Sunday, 08 April 2007

Žižek, He Sounds Like a Fool Eyes roll when he opens his mouth, I grant that; but rarely do they drift asleep on a sea of banality, as mine were tempted to watching the many, many Žižek-centric extras on Children of Men. I happily hold his strange blend of Lacanian and Hegelian thought against him—these assumptions, I think in ridiculously stentorian tones, I cannot bear. But I'd never been bored by the man before last night; yet there I was, on my couch, listening to his Slavic-lilt and wanting to slit my wrists. He declared many things, and strongly, and many other things strongly too ... but he never made much of an interesting point, nor did he say much of anything I hadn't already thought. Which is when I realized that his lackluster performance was probably not his fault. I don't share many (if any) assumptions with Žižek, so if I could muster on my own approximately what he'd said, that meant either 1) I'm a sleeper-Lacanian or 2) many, many hours of footage had been edited until all that remained were a few clips that sounded smart to the dropouts working the editing suite. Whatever he'd said that was peculiar to himself had been chopped in order to satisfy someone else's (mistaken) idea of what an intellectual sounds like. However, I could almost reconstruct the interesting strain of thought Žižek wanted to follow there. It had something to do with the challenges countries with no written constitution face when the traditional (common law) order on which they teeter finally crumbles. He said as much once, and would've elaborated in his discussion of the "rootlessness of boats" had someone decided to include that footage in the piece. I would try to reconstruct the argument in full ... but as I said, I'm not quite equipped for that climb.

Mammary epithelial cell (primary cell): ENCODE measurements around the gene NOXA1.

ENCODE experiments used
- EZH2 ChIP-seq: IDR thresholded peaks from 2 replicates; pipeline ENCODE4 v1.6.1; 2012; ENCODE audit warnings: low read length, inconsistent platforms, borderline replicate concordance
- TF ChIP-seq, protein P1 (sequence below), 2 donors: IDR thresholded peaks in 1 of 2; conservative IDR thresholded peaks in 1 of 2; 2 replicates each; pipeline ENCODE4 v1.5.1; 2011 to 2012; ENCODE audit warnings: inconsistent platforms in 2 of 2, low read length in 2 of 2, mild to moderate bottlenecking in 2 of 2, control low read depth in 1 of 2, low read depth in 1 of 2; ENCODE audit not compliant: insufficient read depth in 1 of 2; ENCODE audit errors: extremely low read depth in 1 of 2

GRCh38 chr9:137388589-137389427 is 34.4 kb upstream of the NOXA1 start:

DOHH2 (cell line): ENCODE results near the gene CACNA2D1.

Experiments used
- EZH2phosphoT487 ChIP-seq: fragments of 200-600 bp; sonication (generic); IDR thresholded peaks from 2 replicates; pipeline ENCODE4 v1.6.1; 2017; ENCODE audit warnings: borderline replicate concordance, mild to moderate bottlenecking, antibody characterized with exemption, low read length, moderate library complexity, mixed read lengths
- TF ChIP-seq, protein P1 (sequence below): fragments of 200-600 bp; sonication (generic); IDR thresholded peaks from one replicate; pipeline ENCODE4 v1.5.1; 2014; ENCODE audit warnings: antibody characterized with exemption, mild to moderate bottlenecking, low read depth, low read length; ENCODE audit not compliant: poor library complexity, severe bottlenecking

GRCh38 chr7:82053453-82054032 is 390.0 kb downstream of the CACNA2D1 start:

Statistical Analysis? Don't Want It. We Prefer "Real Facts." (x-post from the Valve) I’ve seen this article by Mary Eberstadt roll across Phi Beta Cons twice this past week, so I can only conclude they really, really want people to read it. Why? To debunk it, obviously. Who am I not to oblige? In “Do Campuses Tilt Left?” Eberstadt attacks the conclusions of the American Federation of Teachers’ recent report “The ‘Faculty Bias’ Studies: Science or Propaganda?” The AFT paper analyzes eight studies purporting to show systemic liberal bias in higher education in order to determine whether or not they’re methodologically sound. The conclusion? They fail to meet minimum research standards. In particular: The studies were evaluated using five research principles that help to establish whether the authors are overgeneralizing based on limited or flawed collection and interpretation of data. These principles help to differentiate anecdotal evidence that is hand-picked to support a particular point of view and systemic observation that leads to valid conclusions. The emphasis is mine. In my defense, I couldn’t help myself. To refute the claim that these studies hand-pick anecdotal evidence to support a particular point, Eberstadt presents “a few examples from what could be a longer list,” all from the mouths of prominent movement conservatives: “I watched with horror as the multicultural yahoos took over the humanities” (the Manhattan Institute’s Heather MacDonald). “I’d been preaching freedom of speech, but I had to leave the academy for the world of policy think tanks before I’d ever get a chance to practice it” (Ethics and Public Policy Center senior fellow Stanley Kurtz, formerly of Berkeley, Chicago, and Harvard). “Of course the vast majority of the faculty [at Harvard] were on the left” (Hoover Institution senior fellow and former Harvard professor Peter Berkowitz). “Because I studied neither economics nor Straussian philosophy [at the University of Chicago], I never met a conservative professor, and I knew only one conservative student” (David Brooks). Earlier in the article, Eberstadt wrote that “so perverse is [the AFT] report in conception and so quixotically oblivious to the inescapable facts, that it might easily be mistaken for a sendup [and] that some Swiftian wit had pulled off a brilliancy here.” To her bewilderment, I add my own—for an article so “quixotically oblivious” must have been written by a liberal satirizing a conservative. How else to account for the fact that “Eberstadt” responds to the AFT’s criticism of studies relying on anecdotal evidence gathered without any control for bias by hand-picking four anecdotes from a forthcoming collection entitled Why I Turned Right: Leading Baby Boom Conservatives Chronicle Their Political Journeys? Since most people won’t read the study itself [.pdf], I’ll share Eberstadt’s analysis of its highlights. Eberstadt balks at the study’s claim that “it is not possible with any precision to calculate a ratio of Democrats to Republicans at the sampled institutions.” Actually, Eberstadt cites it like this: “It is not possible with any precision to calculate a ratio of Democrats to Republicans at the sampled institutions.” Makes it seem like “It” is...

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